Often mistaken for immature Bald Eagles, Golden Eagles can be identified by a few key characteristics.

Golden Eagles have smaller heads than our more common Bald Eagles, with more proportional beaks, golden feathers on the nape that do not change with age, and a bright yellow cere (base of upper beak).

Golden’s have feathers all the way down to their feet (unlike Balds that have naked legs). They are also more closely related to hawks than Balds, who are classified as “fishing eagles”. Check out the insane talons on this bird – no surprise they are a fierce hunter and predator!

Looking for an easy way to help native wildlife? Become a monthly BRWC donor! For as little as $5/month, you can provide year-round, sustainable support that helps us fulfill our mission.

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Former FRPD Chief Richard Furr remembered fondly



A Celebration of Life and Memorial Service for former Front Royal Police Chief Richard Furr was held Sunday afternoon, March 19th on the eve of the Spring Equinox, at Riverton United Methodist Church. Friends and colleagues – often both – and family bid a fond farewell to a friend and servant to his community and his family. Furr passed away February 27 at the age of 66.

A presenting of the colors by the FRPD Honor Guard set the celebration of the life of Richard Furr Sr. in motion… Royal Examiner Photos by Roger Bianchini

Scheduled speakers in order of appearance included Chaplain Jackie Thurston of the Virginia State Lodge of the Fraternal Order of Police, Chaplain Roger Vorous of the Warren County Sheriff’s Office, Captain, retired, Clint Keller formerly of the Front Royal Police Department, Sgt., retired, Jim Nicholson formerly of the Page County Sheriff’s Office, and U.S. Army Sgt. First Class Richard “Ricky” Furr Jr., son of the departed. A free, catered meal at the church, provided by employees of Samuels Public Library, awaited attendees following the ceremony.

As noted in his Obituary, the Page County born-and-raised Furr: “reached the pinnacle of his (law enforcement) career in 2009 when he was appointed Chief of Police (in Front Royal where he had served since 1982). Although Richard retired from duty in 2012, he remained active in law enforcement by continuing to serve in the Fraternal Order of Police at local and state levels. Richard is survived by his wife, Ruth; children, Richard “Ricky” Jr. (Amy) and Danielle; mother-in-love, Willie; sister-in-love, Robin (Gary); and half-siblings, Brenda (Larry), Christine (Jack), and David (Lori).”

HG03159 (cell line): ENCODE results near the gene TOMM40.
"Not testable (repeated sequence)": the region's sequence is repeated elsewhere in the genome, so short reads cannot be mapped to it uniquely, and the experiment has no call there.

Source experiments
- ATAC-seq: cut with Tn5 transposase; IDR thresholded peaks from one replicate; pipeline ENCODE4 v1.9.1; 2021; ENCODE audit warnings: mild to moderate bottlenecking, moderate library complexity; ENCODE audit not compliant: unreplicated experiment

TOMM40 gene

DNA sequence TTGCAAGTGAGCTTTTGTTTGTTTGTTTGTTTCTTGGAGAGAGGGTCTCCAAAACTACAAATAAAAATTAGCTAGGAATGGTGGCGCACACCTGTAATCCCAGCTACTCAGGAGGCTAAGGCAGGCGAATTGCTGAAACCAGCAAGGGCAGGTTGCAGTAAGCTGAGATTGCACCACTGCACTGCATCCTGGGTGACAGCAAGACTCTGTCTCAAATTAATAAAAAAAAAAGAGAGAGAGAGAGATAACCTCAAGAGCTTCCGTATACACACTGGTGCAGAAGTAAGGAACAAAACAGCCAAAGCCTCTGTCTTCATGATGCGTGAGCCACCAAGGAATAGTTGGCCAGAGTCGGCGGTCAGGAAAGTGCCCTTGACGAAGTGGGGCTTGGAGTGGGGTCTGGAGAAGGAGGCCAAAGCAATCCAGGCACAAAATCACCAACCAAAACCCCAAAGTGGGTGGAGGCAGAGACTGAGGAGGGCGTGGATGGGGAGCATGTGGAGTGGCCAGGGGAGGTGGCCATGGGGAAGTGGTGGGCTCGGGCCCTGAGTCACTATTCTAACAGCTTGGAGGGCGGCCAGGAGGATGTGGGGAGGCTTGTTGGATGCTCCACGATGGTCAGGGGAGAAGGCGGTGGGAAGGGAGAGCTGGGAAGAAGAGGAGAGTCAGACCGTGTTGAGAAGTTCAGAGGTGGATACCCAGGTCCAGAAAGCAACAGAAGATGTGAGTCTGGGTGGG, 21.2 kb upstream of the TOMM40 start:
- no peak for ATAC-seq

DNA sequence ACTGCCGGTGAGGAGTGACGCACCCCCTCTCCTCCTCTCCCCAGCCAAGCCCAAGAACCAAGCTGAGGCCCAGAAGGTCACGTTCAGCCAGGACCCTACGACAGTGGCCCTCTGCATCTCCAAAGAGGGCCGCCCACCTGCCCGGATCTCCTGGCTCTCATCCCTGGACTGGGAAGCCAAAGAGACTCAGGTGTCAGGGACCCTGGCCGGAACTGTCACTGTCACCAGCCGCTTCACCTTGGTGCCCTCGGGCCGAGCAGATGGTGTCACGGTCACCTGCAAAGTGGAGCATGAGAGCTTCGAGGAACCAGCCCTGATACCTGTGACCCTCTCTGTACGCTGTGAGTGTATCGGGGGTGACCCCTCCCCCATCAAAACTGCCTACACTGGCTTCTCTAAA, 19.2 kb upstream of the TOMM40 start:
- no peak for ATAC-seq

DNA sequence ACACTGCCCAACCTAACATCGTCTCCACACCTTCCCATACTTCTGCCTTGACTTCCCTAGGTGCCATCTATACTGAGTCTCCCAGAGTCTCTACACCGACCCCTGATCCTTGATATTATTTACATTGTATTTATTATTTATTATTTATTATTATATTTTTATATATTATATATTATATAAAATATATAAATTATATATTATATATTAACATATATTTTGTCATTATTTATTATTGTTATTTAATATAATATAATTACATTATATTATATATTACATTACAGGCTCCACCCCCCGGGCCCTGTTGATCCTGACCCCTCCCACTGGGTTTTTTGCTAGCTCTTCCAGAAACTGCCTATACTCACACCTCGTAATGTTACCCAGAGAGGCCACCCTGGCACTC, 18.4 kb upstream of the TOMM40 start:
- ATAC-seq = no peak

The family has created a website for those who knew Richard to share stories and memories. It can be accessed at

Rest In Peace, Richard Harvey Furr Sr.

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Warren County Public Schools Kindergarten registration information for the 2023-2024 school year



This is a reminder to parents with children that will be 5 years old on or before September 30, 2023.


  • Children who will be 5 years old on or before September 30, 2023
    *Register at the school in which you are zoned to attend


Starting March 27, 2023 – Register online @

  • March 28, 2023
    4:30 pm – 6:30 pm
    Individual Elementary Schools – *Register at the school in which your child is zoned to attend


  • Certified Copy of Birth Certificate
  • Parent/Guardian Photo ID
  • Physical Form (physical must be within the last 12 months prior to the first day of school)
  • Proof of Residence (utility bill, lease, mortgage statement)
  • A notarized residency affidavit is required if living in another household


If you have any questions, please call your child’s school:

A.S. Rhodes Elementary School 540-635-4556
E. Wilson Morrison Elementary School 540-635-4188
Hilda J. Barbour Elementary School 540-622-8090
Leslie Fox Keyser Elementary School 540-635-3125
Ressie Jeffries Elementary School 540-636-6824

Technical Questions:

Amy Himes (540) 635-2171, extension 46125
Kendall Poe (540) 635-2171, extension 34230

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9:00 am FRUMC Book Sale @ Front Royal United Methodist Church
FRUMC Book Sale @ Front Royal United Methodist Church
Mar 25 @ 9:00 am – 2:00 pm
FRUMC Book Sale @ Front Royal United Methodist Church